Similar problems are also experienced when cementing expandable tubing, and in cementing casing and liners in “monobore” wells, that is where successive sections of casing or liner are of similar diameter. WO 99/35368 (Shell Internationale Research Maatschappij B. V.) describes a method for drilling and completing a hydrocarbon production well. In one embodiment, a well is lined by successive sections of casing which are expanded in the bore using an expansion mandrel to create a cased bore of substantially constant cross section. Adjacent casing sections overlap, and when the expansion mandrel reaches the overlap the lower casing section further expands the previously expanded upper casing section to create a sealed bond. The document recognises that this will involve increased expansion forces, and it is suggested that the bottom of the upper casing section may be pre-expanded and/or provided with slits or grooves which widen or break open during the expansion process. However, it is noted that the former option would only be available in the first casing section, and only if the first casing section was itself not subject to expansion; subsequent casing sections could not be run through previous cased sections of bore if they had been pre-expanded. Further, it is likely that the latter proposal, that is providing slits or grooves, would weaken the resulting bond and make creation of a sealed bond more difficult. The proposed bore-casing system also overlooks the difficulties involved in expanding a section of previously cemented casing; where there is set cement filling the annulus between the casing and the bore wall, it is likely to be difficult if not impossible to expand the casing.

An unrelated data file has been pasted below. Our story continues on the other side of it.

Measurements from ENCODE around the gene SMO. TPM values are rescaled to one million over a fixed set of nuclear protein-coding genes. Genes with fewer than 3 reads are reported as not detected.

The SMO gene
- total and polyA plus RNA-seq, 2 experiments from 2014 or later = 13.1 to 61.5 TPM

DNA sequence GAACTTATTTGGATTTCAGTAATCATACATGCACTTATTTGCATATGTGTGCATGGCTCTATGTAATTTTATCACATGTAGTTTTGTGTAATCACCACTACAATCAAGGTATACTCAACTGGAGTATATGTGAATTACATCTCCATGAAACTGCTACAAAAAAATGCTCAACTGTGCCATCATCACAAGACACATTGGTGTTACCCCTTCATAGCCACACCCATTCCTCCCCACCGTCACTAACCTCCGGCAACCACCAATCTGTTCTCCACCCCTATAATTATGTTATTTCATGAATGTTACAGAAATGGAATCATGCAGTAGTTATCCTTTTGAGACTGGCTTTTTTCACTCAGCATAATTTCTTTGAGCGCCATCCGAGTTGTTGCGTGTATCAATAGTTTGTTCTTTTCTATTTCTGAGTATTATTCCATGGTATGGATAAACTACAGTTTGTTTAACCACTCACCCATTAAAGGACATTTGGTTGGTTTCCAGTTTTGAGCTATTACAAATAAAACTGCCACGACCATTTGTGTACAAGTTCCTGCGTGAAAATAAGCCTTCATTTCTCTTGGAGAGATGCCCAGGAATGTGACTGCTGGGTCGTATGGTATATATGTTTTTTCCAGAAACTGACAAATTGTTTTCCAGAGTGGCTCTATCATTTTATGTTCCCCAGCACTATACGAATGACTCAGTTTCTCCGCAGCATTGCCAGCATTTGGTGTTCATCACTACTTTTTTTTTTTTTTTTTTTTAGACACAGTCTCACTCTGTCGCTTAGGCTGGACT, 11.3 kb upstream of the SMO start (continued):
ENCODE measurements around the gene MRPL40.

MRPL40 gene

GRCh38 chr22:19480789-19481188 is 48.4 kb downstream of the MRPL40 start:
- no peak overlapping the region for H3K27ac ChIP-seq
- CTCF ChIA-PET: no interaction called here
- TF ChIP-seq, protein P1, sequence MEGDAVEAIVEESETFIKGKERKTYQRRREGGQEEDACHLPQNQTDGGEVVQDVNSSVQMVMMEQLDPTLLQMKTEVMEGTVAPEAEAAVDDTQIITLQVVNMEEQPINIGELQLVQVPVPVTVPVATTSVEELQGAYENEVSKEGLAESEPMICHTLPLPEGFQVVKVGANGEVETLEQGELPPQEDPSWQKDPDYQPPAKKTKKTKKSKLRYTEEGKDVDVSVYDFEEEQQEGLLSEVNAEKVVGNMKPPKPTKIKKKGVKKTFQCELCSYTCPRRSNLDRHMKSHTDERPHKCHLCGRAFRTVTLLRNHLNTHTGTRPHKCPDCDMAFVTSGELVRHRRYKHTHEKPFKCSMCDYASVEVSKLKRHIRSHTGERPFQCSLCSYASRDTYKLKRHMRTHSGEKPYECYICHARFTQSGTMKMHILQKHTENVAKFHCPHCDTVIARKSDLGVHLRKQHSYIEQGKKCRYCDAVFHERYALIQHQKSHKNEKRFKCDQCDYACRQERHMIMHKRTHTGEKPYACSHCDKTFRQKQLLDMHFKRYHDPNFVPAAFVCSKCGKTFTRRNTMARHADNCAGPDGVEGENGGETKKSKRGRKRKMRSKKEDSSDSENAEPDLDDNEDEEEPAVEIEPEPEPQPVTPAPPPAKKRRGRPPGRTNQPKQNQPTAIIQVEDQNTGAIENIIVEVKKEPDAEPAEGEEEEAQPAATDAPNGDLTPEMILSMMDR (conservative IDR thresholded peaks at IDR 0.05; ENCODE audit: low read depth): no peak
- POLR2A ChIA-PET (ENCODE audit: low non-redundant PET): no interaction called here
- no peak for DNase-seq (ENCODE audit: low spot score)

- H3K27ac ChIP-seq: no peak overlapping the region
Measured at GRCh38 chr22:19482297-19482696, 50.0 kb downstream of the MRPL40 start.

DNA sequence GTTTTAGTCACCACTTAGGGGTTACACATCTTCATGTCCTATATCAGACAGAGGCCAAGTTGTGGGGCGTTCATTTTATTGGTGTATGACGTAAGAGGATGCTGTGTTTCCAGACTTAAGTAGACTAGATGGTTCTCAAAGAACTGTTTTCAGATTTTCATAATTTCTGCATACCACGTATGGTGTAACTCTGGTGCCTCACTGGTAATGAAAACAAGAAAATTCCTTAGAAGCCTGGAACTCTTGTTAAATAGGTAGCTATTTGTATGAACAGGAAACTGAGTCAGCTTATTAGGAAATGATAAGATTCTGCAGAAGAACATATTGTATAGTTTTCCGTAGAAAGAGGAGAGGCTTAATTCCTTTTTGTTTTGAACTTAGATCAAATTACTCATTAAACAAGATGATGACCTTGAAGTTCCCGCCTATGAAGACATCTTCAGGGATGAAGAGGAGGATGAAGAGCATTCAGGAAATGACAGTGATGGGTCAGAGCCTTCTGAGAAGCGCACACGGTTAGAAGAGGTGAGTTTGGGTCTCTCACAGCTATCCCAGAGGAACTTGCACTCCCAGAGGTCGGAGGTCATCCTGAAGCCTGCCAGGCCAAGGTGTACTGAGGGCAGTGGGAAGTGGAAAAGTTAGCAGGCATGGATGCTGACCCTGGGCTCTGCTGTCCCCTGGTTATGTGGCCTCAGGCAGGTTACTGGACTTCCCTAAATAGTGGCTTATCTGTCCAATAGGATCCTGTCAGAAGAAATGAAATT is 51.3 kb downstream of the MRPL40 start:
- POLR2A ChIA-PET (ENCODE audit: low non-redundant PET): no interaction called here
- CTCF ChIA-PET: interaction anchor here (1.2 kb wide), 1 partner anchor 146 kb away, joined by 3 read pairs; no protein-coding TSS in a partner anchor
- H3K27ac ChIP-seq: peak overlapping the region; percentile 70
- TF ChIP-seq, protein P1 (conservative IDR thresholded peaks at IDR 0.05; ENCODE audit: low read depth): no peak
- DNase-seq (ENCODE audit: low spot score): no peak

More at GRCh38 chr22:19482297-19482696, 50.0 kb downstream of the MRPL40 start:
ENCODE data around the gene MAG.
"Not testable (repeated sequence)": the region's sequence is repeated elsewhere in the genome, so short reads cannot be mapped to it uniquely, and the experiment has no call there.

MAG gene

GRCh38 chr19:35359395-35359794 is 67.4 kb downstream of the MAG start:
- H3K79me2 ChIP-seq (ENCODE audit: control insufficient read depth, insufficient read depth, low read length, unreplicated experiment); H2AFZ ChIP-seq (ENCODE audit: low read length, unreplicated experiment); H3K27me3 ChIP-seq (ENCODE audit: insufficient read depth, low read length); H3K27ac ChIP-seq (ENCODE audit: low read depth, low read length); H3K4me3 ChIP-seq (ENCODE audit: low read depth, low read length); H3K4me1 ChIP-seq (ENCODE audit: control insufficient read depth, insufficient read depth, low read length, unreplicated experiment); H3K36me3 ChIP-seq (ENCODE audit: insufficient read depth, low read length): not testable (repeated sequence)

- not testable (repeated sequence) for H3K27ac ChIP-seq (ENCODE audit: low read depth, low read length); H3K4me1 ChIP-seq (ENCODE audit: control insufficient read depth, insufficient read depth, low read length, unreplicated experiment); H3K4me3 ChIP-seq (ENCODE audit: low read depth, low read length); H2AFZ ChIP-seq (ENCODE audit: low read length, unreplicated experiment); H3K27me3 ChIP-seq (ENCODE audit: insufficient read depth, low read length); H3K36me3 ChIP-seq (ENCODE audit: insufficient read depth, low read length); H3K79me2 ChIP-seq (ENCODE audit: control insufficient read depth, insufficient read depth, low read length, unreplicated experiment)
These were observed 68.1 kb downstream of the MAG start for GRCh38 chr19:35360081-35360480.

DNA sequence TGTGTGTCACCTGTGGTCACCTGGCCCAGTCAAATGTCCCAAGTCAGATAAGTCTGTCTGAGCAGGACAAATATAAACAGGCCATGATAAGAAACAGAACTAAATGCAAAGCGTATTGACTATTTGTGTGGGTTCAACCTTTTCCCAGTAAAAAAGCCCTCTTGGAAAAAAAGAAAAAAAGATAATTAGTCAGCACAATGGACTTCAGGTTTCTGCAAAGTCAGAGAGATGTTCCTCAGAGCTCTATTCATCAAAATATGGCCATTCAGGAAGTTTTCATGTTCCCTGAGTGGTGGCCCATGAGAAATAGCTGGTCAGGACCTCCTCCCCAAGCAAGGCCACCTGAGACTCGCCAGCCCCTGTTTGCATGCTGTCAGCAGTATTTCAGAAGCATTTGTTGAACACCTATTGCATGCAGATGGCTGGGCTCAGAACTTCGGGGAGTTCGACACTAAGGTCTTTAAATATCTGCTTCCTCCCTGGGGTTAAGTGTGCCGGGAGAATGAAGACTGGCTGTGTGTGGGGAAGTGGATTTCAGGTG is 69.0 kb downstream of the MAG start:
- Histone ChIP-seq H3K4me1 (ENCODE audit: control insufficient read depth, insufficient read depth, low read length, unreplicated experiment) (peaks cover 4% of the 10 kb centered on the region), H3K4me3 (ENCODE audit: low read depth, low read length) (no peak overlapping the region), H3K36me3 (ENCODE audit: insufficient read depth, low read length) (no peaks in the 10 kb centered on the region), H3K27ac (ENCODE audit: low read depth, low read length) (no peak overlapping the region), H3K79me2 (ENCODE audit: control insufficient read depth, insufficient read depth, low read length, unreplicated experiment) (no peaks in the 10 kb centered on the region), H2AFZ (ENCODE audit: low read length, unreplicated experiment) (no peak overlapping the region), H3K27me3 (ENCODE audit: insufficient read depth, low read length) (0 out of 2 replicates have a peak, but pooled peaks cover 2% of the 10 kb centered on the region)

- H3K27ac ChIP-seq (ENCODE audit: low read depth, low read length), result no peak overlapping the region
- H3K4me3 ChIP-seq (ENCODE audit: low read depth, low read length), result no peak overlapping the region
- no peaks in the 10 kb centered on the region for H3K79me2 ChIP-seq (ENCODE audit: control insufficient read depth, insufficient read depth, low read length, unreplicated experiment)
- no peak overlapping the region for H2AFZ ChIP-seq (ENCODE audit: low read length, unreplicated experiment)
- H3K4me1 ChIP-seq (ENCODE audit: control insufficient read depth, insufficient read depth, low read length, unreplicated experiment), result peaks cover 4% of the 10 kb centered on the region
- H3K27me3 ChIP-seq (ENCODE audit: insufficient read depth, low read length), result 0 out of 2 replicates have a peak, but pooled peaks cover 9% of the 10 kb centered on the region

It is among the objectives of embodiments of the present invention to obviate and mitigate these and other disadvantages of the prior art. It is among further objectives of embodiments of the present invention to provide apparatus and methods suitable for cementing expandable tubing, and in cementing casing and liners in “monobore” wells, that is where successive sections of casing or liner are of similar diameter.
According to the present invention there is provided apparatus for facilitating coupling and cementing of downhole tubulars, the apparatus comprising a tubing section for use in lining a bore, the tubing section having upper and lower ends and defining a tubing wall having cement outlets spaced from the lower end of the tubing, means for closing the lower end of the tubing, and means for location externally of the lower end of the tubing below the cement outlets for restricting passage of cement.